First-Year Scholars Seminar -- During their first semester in the AU Scholars Program, students
participate in a seminar course and an accompanying lab class. Seminar topics
range from social sciences, public health, and legal systems, to environmental science, theater, and visual literacy. Students have the opportunity to
expand their knowledge in a particular field while making connections between
course concepts, discipline-specific research, and practical applications. All
seminar courses fulfill a General Education requirement.
Experiential and Research Lab -- Meeting once a week, lab courses familiarize students
with the DC community and professional research institutions. Faculty and graduate assistants facilitate these sessions and have taken students on visits to
locations such as the Supreme Court, National Geographic, NIH, and National
Zoo. Additionally, students will partake in Library Training Sessions to better
understand the available academic resources from AU.
Spring Research Experience -- Throughout their second semester, students
will partake in a Spring Research Course where they will carry out a faculty-led
research project while working in small groups. Previous topics for Spring
Research Courses include human migration, child soldiers, globalized markets,
theater, and more. Several Spring Research Courses include an international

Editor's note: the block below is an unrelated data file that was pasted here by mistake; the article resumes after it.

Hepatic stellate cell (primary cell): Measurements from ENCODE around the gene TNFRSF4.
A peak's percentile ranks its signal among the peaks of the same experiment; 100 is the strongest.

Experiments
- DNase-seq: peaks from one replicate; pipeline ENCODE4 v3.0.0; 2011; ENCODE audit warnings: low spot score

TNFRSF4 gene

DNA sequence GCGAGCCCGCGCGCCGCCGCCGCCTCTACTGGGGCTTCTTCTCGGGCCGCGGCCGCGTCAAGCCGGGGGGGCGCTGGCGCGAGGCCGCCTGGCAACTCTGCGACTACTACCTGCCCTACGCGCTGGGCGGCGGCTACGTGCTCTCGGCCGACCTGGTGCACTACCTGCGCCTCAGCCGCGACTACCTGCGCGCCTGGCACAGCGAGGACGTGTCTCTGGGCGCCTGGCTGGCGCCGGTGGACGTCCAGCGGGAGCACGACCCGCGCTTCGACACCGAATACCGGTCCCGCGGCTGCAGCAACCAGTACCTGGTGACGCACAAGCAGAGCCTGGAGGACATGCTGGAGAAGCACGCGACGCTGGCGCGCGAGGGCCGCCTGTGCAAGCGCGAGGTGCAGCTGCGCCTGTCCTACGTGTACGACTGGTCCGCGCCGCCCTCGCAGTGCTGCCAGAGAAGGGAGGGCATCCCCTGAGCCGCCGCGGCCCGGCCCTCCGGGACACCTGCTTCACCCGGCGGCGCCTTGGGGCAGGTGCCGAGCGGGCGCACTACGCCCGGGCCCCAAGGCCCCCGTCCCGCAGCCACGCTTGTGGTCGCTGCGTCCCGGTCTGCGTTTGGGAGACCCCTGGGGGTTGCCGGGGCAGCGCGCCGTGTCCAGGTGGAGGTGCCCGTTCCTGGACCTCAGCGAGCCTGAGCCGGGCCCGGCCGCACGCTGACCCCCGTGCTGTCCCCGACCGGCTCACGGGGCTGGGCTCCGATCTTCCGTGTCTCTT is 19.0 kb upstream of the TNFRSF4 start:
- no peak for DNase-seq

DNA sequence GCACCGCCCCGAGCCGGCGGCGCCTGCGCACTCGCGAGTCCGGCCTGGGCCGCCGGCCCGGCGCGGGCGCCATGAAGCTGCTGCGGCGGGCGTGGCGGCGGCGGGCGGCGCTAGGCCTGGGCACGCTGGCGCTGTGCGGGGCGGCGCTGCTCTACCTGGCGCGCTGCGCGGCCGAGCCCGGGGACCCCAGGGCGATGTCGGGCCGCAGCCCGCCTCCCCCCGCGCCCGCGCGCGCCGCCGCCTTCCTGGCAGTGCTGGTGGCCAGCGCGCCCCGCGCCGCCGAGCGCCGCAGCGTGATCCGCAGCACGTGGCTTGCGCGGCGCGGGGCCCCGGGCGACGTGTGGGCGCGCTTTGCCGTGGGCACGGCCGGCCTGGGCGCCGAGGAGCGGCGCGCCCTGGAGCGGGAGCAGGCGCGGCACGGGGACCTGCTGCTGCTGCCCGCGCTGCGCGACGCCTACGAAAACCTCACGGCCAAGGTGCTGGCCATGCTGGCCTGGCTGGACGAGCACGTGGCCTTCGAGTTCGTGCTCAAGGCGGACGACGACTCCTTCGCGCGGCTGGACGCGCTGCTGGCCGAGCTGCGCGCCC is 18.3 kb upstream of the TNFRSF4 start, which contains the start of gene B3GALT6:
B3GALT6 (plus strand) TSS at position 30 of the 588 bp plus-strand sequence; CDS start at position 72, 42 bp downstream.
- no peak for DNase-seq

travel experience. Past trips have gone to Northern Ireland, Cuba, and Belgium.
AU Scholars Sophomore Seminars -- Sophomore Seminars in the AU Scholars program
are designed to engage students in interdisciplinary thinking that explores and
addresses pressing artistic, cultural, social, economic, political or
environmental challenges. The seminars will introduce a range of
approaches to scholarly or creative activity with the goal of developing
responses to a specific problem. The seminars will qualify for at least two
Foundational Areas in the General Education Program.
Wicked Problem Challenge -- AU Scholars students will work in interdisciplinary teams to identify a
wicked problem (e.g., poverty, sustainability, inequality, political
instability, hunger, disease, homelessness). Teams
will develop a research proposal based on questions developed by faculty. This is a non-credit
bearing activity. At the end of their second spring semester, the teams will
present their projects to a panel of faculty judges.